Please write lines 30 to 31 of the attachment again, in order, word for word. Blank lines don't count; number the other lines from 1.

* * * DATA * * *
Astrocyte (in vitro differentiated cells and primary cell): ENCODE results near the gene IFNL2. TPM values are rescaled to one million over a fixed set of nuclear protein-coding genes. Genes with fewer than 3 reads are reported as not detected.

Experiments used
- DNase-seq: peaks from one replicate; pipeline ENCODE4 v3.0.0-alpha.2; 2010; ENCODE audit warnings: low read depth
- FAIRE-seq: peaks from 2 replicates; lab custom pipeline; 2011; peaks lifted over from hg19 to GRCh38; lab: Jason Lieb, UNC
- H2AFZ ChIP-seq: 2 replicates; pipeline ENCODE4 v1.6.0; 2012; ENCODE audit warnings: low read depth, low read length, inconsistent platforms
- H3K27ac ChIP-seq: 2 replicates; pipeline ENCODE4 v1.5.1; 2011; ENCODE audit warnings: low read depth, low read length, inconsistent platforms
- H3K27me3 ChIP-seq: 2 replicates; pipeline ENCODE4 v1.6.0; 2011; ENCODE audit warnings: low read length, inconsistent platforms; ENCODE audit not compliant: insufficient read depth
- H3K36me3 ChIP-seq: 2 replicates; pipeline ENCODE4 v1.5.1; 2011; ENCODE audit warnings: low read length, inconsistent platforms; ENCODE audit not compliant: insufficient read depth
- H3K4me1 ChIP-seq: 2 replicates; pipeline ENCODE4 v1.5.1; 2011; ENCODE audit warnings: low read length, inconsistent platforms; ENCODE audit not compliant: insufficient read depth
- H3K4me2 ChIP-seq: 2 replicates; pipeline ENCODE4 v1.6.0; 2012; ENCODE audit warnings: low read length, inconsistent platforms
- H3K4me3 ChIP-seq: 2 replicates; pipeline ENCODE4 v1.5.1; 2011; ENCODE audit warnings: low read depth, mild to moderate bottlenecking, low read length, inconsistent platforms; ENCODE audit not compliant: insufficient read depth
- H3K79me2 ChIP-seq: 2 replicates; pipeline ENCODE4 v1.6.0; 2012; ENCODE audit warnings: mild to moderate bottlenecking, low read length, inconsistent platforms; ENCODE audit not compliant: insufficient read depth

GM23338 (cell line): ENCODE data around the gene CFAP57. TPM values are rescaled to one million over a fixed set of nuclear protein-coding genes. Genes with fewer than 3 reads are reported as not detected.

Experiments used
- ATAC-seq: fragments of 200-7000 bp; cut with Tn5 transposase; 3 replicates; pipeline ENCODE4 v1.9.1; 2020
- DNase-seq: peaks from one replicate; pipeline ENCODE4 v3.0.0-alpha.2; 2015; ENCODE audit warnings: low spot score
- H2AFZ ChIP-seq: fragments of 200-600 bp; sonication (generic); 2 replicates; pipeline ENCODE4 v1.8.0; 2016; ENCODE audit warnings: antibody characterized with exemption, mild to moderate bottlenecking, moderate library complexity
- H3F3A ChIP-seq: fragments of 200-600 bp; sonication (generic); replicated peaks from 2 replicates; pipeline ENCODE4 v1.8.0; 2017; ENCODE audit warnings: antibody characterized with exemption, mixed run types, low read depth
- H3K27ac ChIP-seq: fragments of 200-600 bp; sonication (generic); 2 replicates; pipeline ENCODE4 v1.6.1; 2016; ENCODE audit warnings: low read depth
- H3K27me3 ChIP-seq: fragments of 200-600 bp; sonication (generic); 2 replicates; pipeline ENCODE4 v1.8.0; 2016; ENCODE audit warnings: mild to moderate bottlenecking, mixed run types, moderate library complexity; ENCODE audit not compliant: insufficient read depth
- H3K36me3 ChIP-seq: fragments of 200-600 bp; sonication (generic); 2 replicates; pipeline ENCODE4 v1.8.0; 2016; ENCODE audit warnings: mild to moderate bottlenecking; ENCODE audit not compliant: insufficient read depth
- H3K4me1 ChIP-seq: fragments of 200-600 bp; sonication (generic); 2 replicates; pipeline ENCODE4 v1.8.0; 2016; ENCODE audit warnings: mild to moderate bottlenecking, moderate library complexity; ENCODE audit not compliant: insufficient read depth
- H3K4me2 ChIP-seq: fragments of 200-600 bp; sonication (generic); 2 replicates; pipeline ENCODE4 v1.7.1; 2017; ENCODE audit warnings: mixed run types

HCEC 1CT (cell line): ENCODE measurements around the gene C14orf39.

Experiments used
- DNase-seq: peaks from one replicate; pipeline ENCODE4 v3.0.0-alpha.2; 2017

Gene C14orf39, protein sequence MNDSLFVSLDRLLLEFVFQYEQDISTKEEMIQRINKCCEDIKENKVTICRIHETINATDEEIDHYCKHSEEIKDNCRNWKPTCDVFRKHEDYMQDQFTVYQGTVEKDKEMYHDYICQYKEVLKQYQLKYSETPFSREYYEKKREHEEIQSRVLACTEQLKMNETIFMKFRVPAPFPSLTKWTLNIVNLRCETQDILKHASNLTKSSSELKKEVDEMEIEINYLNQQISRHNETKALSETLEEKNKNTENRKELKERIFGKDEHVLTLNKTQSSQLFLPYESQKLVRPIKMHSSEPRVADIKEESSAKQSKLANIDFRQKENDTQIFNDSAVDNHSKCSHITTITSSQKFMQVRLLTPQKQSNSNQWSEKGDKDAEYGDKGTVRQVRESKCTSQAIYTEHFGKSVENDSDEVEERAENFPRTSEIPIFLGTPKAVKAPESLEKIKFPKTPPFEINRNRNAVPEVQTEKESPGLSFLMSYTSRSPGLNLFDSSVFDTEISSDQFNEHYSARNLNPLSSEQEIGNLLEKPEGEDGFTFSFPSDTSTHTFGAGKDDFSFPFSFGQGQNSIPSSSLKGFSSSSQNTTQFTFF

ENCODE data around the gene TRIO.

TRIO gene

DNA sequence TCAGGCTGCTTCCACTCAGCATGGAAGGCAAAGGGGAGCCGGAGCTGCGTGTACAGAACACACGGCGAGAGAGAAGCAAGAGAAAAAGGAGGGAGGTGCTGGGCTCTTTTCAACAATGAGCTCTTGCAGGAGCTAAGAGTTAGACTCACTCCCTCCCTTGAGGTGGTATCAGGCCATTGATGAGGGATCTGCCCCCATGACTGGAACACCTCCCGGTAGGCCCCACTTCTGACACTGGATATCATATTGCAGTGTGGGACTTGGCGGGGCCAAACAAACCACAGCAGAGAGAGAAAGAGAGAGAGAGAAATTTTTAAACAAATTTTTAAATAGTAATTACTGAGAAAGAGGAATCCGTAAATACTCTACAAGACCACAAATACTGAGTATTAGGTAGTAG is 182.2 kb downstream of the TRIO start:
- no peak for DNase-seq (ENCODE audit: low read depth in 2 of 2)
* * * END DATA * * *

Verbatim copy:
DNA sequence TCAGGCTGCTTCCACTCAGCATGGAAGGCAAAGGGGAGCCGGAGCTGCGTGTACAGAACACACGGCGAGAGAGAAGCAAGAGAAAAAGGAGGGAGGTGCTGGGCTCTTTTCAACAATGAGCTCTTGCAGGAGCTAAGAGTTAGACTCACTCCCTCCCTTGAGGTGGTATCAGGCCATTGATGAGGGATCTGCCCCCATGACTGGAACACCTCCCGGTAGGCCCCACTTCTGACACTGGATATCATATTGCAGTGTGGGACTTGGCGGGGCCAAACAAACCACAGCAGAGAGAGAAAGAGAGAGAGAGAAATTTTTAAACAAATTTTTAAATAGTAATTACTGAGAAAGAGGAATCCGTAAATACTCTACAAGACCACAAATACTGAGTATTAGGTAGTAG is 182.2 kb downstream of the TRIO start:
- no peak for DNase-seq (ENCODE audit: low read depth in 2 of 2)